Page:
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Knight (Allied Radio Corp.) Model E10716 Battery Portable Radio
Radio Service Data Sheet
August 1939 Radio-Craft

August 1939 Radio-Craft

August 1939 Radio Craft Cover - RF Cafe[Table of Contents]

Wax nostalgic about and learn from the history of early electronics. See articles from Radio-Craft, published 1929 - 1953. All copyrights are hereby acknowledged.

This "Radio Service Data Sheet" for the Knight (Allied Radio Corporation) model E10716 Battery Portable radio appeared in a 1939 issue of Radio−Craft magazine. A Web search for Knight radios does not turn up very many results, so maybe they were not all that popular. Knight competed with Heathkit for many years in the 1950s through 1970s with their line of build-it-yourself kits. There are still many people who restore and service these vintage radios, and often it can be difficult or impossible to find schematics and/or tuning information, so for that reason I will continue to post these Radio Service Data Sheets and keep a running list (below) of all of them to facilitate a search on RF Cafe.

Knight (Allied Radio Corp.) Model E10716 Battery Portable Radio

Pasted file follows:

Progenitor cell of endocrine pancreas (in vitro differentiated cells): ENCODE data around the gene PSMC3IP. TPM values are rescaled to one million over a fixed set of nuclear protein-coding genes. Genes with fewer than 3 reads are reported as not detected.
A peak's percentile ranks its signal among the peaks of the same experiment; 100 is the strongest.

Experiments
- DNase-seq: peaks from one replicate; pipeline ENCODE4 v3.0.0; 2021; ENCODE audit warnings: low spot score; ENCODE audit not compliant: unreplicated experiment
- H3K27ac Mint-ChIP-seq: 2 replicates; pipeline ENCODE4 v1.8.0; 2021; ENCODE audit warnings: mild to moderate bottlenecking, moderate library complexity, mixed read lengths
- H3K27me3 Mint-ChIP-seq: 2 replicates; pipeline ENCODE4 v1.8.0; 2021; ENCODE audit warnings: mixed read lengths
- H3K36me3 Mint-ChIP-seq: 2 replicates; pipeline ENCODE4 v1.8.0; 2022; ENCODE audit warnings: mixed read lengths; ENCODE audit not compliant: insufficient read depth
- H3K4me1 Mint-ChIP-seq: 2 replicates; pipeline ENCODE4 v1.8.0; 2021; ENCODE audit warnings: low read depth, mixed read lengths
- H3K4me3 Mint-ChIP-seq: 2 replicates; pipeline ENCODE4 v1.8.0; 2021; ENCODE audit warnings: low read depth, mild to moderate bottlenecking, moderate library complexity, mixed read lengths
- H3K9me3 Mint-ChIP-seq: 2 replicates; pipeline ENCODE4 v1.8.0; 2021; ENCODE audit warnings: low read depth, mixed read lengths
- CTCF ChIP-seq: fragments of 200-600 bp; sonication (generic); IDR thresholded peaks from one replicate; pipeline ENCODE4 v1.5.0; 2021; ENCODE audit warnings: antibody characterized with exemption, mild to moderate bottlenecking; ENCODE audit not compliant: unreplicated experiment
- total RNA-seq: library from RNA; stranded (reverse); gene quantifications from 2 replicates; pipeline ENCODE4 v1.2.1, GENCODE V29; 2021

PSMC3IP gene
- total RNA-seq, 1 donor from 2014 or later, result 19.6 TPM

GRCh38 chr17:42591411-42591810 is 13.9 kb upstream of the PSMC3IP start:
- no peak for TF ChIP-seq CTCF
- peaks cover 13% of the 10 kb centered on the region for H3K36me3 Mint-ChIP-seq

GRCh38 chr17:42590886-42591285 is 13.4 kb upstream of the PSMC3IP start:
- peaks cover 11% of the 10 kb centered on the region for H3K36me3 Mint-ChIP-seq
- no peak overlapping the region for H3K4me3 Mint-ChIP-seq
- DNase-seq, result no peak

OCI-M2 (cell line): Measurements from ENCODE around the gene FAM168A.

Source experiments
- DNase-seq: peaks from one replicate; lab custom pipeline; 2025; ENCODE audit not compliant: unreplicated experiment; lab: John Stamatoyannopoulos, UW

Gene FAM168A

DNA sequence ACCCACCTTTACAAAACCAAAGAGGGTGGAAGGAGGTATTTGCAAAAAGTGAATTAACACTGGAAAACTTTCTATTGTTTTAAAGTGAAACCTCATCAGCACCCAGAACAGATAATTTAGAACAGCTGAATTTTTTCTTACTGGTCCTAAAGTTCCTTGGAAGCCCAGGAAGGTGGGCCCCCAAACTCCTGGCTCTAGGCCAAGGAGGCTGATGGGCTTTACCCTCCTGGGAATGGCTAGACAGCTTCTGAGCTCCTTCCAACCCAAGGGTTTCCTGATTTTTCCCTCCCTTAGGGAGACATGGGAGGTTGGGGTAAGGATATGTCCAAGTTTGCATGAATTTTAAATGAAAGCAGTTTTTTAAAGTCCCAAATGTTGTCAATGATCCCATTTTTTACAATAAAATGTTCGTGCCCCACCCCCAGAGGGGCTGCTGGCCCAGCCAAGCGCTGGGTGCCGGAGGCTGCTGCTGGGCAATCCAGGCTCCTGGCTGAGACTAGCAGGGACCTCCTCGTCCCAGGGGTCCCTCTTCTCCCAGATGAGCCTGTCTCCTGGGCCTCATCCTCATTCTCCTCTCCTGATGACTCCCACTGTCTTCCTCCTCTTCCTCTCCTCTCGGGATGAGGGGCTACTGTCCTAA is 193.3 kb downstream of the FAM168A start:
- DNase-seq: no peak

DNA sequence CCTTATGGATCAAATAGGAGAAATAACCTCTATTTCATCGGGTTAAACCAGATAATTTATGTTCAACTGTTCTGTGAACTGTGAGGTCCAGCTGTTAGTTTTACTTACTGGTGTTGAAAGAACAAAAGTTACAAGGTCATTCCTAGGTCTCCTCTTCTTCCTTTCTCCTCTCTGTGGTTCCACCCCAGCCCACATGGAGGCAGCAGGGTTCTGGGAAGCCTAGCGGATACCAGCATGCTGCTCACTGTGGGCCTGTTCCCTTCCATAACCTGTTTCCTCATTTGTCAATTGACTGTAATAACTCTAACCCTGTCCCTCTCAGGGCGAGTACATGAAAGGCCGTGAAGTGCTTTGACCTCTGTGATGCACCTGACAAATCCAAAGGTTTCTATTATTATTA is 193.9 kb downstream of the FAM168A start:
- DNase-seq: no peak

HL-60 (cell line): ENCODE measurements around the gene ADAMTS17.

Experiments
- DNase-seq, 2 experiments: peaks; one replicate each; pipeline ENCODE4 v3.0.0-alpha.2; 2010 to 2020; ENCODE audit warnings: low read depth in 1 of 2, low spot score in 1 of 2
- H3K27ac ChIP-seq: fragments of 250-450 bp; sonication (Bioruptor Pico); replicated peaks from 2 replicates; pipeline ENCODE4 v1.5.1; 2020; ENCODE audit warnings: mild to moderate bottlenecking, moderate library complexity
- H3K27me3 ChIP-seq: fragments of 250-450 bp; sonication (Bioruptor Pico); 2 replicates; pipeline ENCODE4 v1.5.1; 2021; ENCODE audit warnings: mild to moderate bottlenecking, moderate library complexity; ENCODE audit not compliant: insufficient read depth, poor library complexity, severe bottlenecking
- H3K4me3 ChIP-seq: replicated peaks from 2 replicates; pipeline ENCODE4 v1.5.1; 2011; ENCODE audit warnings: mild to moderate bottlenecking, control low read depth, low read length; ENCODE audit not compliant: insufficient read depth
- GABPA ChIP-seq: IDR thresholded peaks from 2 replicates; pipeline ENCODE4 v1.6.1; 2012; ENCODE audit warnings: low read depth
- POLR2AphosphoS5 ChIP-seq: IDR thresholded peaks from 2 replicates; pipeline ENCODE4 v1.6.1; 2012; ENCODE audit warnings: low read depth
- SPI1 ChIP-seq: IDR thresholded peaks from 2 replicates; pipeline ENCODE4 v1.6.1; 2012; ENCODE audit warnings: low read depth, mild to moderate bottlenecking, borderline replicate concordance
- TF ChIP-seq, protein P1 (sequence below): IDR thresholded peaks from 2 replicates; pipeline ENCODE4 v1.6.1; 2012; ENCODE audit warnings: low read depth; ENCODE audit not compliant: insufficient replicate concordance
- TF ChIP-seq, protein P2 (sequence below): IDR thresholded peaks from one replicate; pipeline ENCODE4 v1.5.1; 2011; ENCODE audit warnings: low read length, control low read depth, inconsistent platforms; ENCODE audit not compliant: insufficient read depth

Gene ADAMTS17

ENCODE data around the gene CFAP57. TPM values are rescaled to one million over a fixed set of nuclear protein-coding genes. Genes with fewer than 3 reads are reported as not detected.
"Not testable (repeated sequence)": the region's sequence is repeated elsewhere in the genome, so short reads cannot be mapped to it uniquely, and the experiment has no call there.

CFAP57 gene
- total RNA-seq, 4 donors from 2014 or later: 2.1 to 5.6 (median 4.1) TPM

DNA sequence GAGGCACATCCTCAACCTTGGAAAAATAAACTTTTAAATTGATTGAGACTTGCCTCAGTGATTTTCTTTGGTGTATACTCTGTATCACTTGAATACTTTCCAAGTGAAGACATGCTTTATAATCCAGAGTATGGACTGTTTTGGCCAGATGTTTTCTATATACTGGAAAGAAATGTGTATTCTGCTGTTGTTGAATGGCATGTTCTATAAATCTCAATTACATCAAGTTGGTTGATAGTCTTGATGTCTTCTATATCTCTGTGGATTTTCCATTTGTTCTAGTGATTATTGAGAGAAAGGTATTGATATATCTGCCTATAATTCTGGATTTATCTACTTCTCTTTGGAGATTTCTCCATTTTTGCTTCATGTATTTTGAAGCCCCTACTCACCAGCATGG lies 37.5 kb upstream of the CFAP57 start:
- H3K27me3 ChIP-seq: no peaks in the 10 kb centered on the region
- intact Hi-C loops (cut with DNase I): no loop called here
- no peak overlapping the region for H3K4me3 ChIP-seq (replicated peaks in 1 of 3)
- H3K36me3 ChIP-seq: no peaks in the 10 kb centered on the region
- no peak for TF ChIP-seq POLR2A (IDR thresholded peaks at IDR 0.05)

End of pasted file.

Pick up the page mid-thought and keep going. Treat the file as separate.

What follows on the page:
Knight (Allied Radio Corp.) Model E10716 Battery Portable Radio Service Data Sheet, August 1939 Radio Craft - RF Cafe

Knight (Allied Radio Corp.) Model E10716 Battery Portable Radio Service Data Sheet

 

 

Posted December 16, 2021
(updated from original post on 9/19/2014)


Radio Service Data Sheets

These schematics, tuning instructions, and other data are reproduced from my collection of vintage radio and electronics magazines. As back in the era, similar schematic and service info was available for purchase from sources such as SAMS Photofacts, but these printings were a no-cost bonus for readers. There are 227 Radio Service Data Sheets as of December 28, 2020.

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RF Cafe began life in 1996 as "RF Tools" in an AOL screen name web space totaling 2 MB. Its primary purpose was to provide me with ready access to commonly needed formulas and reference material while performing my work as an RF system and circuit design engineer. The World Wide Web (Internet) was largely an unknown entity at the time and bandwidth was a scarce commodity. Dial-up modems blazed along at 14.4 kbps while tying up your telephone line, and a nice lady's voice announced "You've Got Mail" when a new message arrived...

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